In the article below, Omar Ould Dedde O. Hammady and Michael Meyer-Resende, both constitutional lawyers and, respectively, the Libya country director and the executive director at Democracy Reporting International (DRI), shed crucial light on Libya’s continuing political turmoil. The authors highlight the critical need for reinvigorated “institution-building” in Libyan politics to help return a semblance of stability to the fractured state. The opinion piece originally appeared on December 18, 2014, in Sadathe Carnegie Endowment for International Peace Middle East Program online journal. An excellent companion article, “The Struggle to Define Normal in Post-Gaddafi Libya” by Elizabeth Allan, appeared in Muftah the same day.

Libya’s civil war has destroyed most of the nascent state institutions that emerged after the fall of Muammar Qaddafi. As such, the Constitution Drafting Assembly (CDA) is the remaining institution whose democratic legitimacy faces least dispute. However, internal tensions and external pressures could destroy this institution too, lowering the possibility of negotiating a new political order in Libya.

The Supreme Court’s dissolution of the House of Representatives on November 6, 2014 sent shockwaves through the national and international community. Even though its legitimacy was disputed, there was hope that a deal could be forged to restore its credibility and make it a key actor in peacemaking. In a very practical way, the dissolution of the House of Representatives has put the CDA more into the limelight, particularly in the eyes of the international community. The increasing focus on the CDA has created tensions within the body, which until now tried to maintain cohesion by keeping its distance from political polarization that is now taking the form of competing claims for legitimacy between two governments.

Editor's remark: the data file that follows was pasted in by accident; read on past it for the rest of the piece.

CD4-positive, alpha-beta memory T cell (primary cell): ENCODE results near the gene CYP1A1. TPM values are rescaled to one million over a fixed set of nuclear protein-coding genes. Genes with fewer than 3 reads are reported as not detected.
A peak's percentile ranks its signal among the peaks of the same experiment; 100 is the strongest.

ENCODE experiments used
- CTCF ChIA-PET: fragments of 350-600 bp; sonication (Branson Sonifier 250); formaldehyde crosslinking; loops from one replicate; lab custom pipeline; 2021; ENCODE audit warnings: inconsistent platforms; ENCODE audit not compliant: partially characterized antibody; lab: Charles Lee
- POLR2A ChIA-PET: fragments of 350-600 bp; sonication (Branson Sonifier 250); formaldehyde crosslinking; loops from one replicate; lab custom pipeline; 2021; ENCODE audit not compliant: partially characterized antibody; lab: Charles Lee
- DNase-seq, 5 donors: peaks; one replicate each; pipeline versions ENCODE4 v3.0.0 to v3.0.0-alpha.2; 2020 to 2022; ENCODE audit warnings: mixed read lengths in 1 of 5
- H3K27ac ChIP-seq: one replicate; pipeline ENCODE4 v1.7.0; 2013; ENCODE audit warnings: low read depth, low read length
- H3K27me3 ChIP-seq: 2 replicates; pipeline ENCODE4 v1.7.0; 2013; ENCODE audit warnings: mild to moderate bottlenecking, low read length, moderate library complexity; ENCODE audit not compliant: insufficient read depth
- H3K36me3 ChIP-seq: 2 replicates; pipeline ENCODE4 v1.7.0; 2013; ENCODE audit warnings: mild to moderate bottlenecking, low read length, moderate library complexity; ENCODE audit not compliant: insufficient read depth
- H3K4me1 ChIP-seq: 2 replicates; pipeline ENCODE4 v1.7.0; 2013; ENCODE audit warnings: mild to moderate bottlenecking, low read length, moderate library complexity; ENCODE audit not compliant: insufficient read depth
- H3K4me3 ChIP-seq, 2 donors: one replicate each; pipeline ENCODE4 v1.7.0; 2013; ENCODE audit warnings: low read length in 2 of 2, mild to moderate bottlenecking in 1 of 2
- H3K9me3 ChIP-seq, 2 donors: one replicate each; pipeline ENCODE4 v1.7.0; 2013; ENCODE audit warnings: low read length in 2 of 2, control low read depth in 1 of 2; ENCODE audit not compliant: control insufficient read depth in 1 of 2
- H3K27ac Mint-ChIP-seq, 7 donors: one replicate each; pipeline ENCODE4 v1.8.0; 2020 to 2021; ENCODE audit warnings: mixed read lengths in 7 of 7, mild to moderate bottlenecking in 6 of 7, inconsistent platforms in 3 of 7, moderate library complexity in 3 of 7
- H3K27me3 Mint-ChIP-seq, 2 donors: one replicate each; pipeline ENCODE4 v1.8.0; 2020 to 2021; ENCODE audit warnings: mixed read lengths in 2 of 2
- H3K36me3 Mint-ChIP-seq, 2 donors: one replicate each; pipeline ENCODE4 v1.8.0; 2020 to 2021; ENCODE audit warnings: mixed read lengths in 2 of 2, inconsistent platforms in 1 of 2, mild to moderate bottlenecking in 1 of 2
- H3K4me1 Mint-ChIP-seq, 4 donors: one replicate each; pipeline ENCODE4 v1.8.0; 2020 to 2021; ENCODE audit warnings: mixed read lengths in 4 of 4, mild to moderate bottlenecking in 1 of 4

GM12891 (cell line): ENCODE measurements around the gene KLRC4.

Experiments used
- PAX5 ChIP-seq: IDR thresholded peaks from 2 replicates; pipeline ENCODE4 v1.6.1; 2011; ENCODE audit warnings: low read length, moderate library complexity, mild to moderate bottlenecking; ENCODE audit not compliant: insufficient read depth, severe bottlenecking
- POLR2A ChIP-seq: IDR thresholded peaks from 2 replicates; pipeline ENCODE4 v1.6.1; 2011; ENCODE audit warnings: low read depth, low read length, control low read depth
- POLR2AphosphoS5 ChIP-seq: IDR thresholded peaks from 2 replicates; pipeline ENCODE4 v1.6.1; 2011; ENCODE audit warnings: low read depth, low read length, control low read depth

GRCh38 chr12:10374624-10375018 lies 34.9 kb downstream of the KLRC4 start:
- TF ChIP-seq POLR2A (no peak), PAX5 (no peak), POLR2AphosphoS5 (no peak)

On a legal level, the Supreme Court’s reasoning could be seen to undermine the CDA and open the door to judicial challenges against it. Originally, the CDA was tasked to complete its work within 120 days. Since the CDA started its work on April 21, 2014, that deadline would have expired in August 2014. However, in March this year Libya’s parliament amended the constitutional declaration, which set the framework for the post-Qaddafi period, indicating that the forthcoming House of Representatives would provide democratic representation during an eighteen-month transitional period until the new constitution was adopted. This amendment was seen to implicitly extend the CDA’s deadline from 120 days to eighteen months. The recent Supreme Court decision declared the amendment to be unconstitutional, meaning that the legal basis for the House of Representatives disappeared, as well as the extended timeframe.

Read the full article here.

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